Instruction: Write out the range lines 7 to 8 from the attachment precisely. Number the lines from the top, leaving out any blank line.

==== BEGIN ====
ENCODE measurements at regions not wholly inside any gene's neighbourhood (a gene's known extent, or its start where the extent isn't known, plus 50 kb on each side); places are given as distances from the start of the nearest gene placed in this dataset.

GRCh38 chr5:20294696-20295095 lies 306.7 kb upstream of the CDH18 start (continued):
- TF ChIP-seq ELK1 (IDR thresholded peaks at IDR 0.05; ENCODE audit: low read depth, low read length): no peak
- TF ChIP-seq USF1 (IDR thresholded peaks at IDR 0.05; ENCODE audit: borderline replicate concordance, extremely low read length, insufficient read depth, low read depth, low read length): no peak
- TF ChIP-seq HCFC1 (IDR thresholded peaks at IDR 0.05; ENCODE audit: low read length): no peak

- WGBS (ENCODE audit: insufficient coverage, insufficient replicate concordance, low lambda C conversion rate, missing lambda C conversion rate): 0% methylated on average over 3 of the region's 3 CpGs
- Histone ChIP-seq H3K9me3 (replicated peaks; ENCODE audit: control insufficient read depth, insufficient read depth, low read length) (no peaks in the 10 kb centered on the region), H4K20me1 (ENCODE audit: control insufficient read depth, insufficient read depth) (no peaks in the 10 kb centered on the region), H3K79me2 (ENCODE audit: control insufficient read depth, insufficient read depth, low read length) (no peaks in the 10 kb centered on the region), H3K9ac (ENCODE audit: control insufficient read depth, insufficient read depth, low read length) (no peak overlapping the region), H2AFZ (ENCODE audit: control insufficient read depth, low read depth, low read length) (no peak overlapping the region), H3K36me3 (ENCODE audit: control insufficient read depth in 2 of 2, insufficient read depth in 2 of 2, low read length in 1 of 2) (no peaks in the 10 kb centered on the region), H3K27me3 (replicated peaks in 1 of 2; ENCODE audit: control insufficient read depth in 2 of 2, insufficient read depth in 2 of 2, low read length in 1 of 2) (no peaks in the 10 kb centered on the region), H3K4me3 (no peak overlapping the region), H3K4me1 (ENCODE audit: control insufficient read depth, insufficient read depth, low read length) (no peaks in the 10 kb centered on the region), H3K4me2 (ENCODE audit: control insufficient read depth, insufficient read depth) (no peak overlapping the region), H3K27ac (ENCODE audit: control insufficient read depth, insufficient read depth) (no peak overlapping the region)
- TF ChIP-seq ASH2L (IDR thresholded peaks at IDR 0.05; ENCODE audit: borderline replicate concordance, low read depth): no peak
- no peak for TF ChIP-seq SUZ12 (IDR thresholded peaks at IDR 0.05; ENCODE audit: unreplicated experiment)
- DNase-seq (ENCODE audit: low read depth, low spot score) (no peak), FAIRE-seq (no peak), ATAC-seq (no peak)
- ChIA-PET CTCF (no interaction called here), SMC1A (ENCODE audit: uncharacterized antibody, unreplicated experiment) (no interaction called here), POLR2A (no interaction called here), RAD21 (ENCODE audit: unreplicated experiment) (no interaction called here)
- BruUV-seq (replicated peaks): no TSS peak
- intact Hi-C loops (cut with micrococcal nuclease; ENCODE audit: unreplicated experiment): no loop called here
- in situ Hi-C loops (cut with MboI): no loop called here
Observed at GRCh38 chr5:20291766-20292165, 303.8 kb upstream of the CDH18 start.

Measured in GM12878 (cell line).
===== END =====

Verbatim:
- Histone ChIP-seq H3K9me3 (replicated peaks; ENCODE audit: control insufficient read depth, insufficient read depth, low read length) (no peaks in the 10 kb centered on the region), H4K20me1 (ENCODE audit: control insufficient read depth, insufficient read depth) (no peaks in the 10 kb centered on the region), H3K79me2 (ENCODE audit: control insufficient read depth, insufficient read depth, low read length) (no peaks in the 10 kb centered on the region), H3K9ac (ENCODE audit: control insufficient read depth, insufficient read depth, low read length) (no peak overlapping the region), H2AFZ (ENCODE audit: control insufficient read depth, low read depth, low read length) (no peak overlapping the region), H3K36me3 (ENCODE audit: control insufficient read depth in 2 of 2, insufficient read depth in 2 of 2, low read length in 1 of 2) (no peaks in the 10 kb centered on the region), H3K27me3 (replicated peaks in 1 of 2; ENCODE audit: control insufficient read depth in 2 of 2, insufficient read depth in 2 of 2, low read length in 1 of 2) (no peaks in the 10 kb centered on the region), H3K4me3 (no peak overlapping the region), H3K4me1 (ENCODE audit: control insufficient read depth, insufficient read depth, low read length) (no peaks in the 10 kb centered on the region), H3K4me2 (ENCODE audit: control insufficient read depth, insufficient read depth) (no peak overlapping the region), H3K27ac (ENCODE audit: control insufficient read depth, insufficient read depth) (no peak overlapping the region)
- TF ChIP-seq ASH2L (IDR thresholded peaks at IDR 0.05; ENCODE audit: borderline replicate concordance, low read depth): no peak